It’s important to be able to track the “gig” economy
Unless government or private sector initiatives can develop ways to effectively measure and track the rapidly advancing “gig” economy, government and business calculations of Australia’s actual employment rates (and consequently accurate economic growth rates) will become increasing suspect.
A gig economy is a free market system in which temporary positions are common and organizations contract with independent workers for short-term engagements. The term "gig" is a slang word meaning "a job for a specified period of time".
For realistic assessments of the state of the nation’s economy, to ensure business and government policy makers aren’t working on social and economic models that are outdated, it’s essential employment data accommodates information about the increasing variety of non-traditional so-called “gig” jobs that is currently overlooked.
Recognising the need to be able to keep tabs on matters relative to these non-employee jobs in order to measure their contribution to economic activity – and for a number of other cogent reasons – US economists are undertaking a series of estimates that, reasonably argued, could be applicable to Australia.
What these estimates reveal
They show that over the past couple of decades the number of gig workers – people who operate independently from traditional payroll systems (for example using apps) has increased 27%.
This incorporates an estimated 40% increase in jobs related to ground transportation alone, which over the same period exceeds the increase in jobs of this kind for pay roll-based employees.
According to American estimates, gig economy jobs are replacing traditional payroll employees by more than 80% in some large metropolitan areas.
However, before we assume the same thing is happening in Australia to the same degree, Petrina Coventry who is a professor at the University of Adelaide Business School, points out that these statistics are based on estimates from differing sources of data.
These would sometimes appear to offer conflicting messages about the prevalence of non-traditional work, and work that is specifically gig employment. Accordingly, there are differences of opinion on the estimates’ validity.
However Professor Coventry was reported recently as saying that while there was disagreement about the accuracy of certain of the US numbers, there was general agreement it was important that a mechanism be developed in Australia to measure the effect of its new, rapidly expanding gig work force.
Current mechanism outdated
Clearly Australian agencies that governments and private sector organisations rely on to produce meaningful data on employment are falling short of requirements for effective decisions and policy making.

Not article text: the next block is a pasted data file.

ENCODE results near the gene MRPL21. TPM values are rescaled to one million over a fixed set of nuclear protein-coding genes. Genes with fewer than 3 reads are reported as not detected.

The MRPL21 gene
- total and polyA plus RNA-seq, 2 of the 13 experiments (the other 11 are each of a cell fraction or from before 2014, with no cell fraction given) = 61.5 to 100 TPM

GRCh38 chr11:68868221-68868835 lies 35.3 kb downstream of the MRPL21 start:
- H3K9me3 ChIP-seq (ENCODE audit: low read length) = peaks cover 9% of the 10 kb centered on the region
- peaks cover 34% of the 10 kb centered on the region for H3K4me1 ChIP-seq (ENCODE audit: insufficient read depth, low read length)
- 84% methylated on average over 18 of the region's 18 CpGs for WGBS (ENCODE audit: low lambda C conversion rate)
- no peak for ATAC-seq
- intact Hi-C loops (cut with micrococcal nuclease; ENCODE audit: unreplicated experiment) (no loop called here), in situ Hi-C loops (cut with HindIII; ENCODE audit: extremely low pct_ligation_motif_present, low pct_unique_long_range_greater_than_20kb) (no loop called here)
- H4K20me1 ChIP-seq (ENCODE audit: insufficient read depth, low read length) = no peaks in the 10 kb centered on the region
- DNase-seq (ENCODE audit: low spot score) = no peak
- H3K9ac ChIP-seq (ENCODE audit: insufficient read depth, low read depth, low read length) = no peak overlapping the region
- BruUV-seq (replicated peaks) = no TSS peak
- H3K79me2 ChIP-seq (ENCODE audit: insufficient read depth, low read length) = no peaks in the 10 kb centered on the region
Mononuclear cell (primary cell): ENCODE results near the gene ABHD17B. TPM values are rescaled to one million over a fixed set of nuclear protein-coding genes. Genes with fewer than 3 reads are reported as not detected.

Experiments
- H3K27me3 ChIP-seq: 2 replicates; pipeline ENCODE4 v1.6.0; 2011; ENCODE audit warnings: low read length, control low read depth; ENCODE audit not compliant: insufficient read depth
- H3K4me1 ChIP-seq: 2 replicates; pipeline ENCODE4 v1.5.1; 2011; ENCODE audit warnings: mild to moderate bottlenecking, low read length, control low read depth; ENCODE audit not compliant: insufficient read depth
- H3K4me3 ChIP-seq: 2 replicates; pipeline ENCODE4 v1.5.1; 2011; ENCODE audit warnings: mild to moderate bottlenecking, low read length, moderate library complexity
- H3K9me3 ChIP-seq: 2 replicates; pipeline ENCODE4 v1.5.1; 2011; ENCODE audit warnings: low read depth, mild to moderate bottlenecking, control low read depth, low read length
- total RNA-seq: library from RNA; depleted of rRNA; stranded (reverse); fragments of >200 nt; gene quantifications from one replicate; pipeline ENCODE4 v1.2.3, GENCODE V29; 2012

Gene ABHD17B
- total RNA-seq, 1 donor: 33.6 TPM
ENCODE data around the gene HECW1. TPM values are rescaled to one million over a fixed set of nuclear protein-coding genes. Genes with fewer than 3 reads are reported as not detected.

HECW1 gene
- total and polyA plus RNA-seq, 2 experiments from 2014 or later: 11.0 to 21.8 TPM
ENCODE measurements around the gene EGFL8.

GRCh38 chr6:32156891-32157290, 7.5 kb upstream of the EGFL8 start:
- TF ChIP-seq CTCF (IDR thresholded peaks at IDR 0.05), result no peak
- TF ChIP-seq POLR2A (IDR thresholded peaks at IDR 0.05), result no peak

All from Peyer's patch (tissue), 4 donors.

They are working with obviously outdated systems and paradigms that can’t accommodate a labour force that has changed markedly and is continuing to change.
Types of employment and arrangements relative to them have never been more fluid, and when today’s children join the workforce it will in many instances be to take on types of work that don’t exist now. Unless more accurate measures are devised to keep abreast of the significance of these changes, there is a real and present danger that outdated and therefore inaccurate work force data being presented to policy makers will result in flawed social and economic policies.
Traditionally, measures of workforce status and activity have tracked full-time employment, contract workers and self-employed people by way of employer reporting, taxation data and self-recording in census data.
New system requirements
The existing system of labour measurement was created to focus on work generally being done within traditional employment relationships, and thus has often been unable to accommodate changes in work patterns that include, for example, multiple job-holdings and work not recorded on traditional payrolls.
We know this to be an increasing trend, but Macks Advisory is unaware of any attempts in Australia to measure the rate or true extent of it, as the Americans have done.
A new Australian system must be able to capture and measure emerging kinds of work never previously regarded as a “job”.
The challenge for reporting agencies is to be able to advise policy makers in government and private sectors about who is engaged in gig work, where they work, and what type of work they’re doing. Agencies need to be able to evaluate ratios of the employment equation (whether certain types of gig workers are supplementary or mainstream sources of employment, how much they’re earning and how they’re being paid).
Furthermore, the increasing threat of automation to traditional jobs is also a powerful incentive for development of a system that provides win/win economic and social advantages for all workers, policy makers and regulators.